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The effect of sensory feedback on the timing of movements: Evidence from deafferented patients

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Stenneken,  Prisca
Research Group Infant Cognition and Action, MPI for Human Cognitive and Brain Sciences, Max Planck Society;

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Prinz,  Wolfgang
Department Psychology, MPI for Human Cognitive and Brain Sciences, Max Planck Society;

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Aschersleben,  Gisa
Research Group Infant Cognition and Action, MPI for Human Cognitive and Brain Sciences, Max Planck Society;

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Citation

Stenneken, P., Prinz, W., Cole, J., Paillard, J., & Aschersleben, G. (2006). The effect of sensory feedback on the timing of movements: Evidence from deafferented patients. Brain Research, 1084(1), 123-131. doi:10.1016/j.brainres.2006.02.057.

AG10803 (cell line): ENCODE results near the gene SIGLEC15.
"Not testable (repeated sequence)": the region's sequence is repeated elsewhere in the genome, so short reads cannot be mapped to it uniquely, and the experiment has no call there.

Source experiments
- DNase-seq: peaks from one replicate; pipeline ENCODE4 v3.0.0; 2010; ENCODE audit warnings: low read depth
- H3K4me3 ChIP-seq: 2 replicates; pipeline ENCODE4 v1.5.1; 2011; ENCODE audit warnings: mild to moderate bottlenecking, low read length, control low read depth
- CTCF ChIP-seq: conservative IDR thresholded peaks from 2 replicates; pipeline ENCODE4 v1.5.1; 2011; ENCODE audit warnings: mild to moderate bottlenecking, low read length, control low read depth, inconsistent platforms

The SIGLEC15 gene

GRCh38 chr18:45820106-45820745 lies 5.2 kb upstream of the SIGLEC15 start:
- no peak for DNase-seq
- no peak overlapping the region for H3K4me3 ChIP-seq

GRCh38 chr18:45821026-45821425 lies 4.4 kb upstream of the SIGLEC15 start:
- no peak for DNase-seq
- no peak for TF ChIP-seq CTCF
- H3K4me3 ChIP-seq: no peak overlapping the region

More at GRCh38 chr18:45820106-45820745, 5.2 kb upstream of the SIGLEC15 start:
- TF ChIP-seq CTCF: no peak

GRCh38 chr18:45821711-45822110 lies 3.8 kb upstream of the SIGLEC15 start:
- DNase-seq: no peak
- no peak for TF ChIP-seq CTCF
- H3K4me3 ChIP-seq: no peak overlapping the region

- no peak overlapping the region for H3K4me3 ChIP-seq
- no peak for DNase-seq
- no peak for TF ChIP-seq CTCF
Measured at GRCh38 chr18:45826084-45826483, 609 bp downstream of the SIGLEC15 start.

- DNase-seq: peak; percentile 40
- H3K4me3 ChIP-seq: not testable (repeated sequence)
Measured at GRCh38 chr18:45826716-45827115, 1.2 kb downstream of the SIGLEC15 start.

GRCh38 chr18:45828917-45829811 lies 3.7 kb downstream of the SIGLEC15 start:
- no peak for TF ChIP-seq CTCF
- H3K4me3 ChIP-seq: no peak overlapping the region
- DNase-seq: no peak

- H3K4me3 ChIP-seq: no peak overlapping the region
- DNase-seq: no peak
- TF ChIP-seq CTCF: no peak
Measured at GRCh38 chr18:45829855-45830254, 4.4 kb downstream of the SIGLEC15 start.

Cite as: http://hdl.handle.net/11858/00-001M-0000-0010-E037-7
Abstract
The role of sensory feedback in the control of movements was investigated in two deafferented patients with complete loss of cutaneous touch and movement/position sense below the neck and two control groups of different ages. In a synchronized repetitive finger-tapping task in time with a regular auditory pacing signal, the deafferented participants showed a strong influence of extrinsic feedback. In contrast to controls who demonstrated a typical asynchrony between their taps and the pacing signal in all feedback conditions, the deafferented participants, with auditory feedback and visual monitoring, showed no asynchrony between finger taps and the pacing signal. These findings support the view that sensory information plays a crucial role in the anticipatory timing of movements.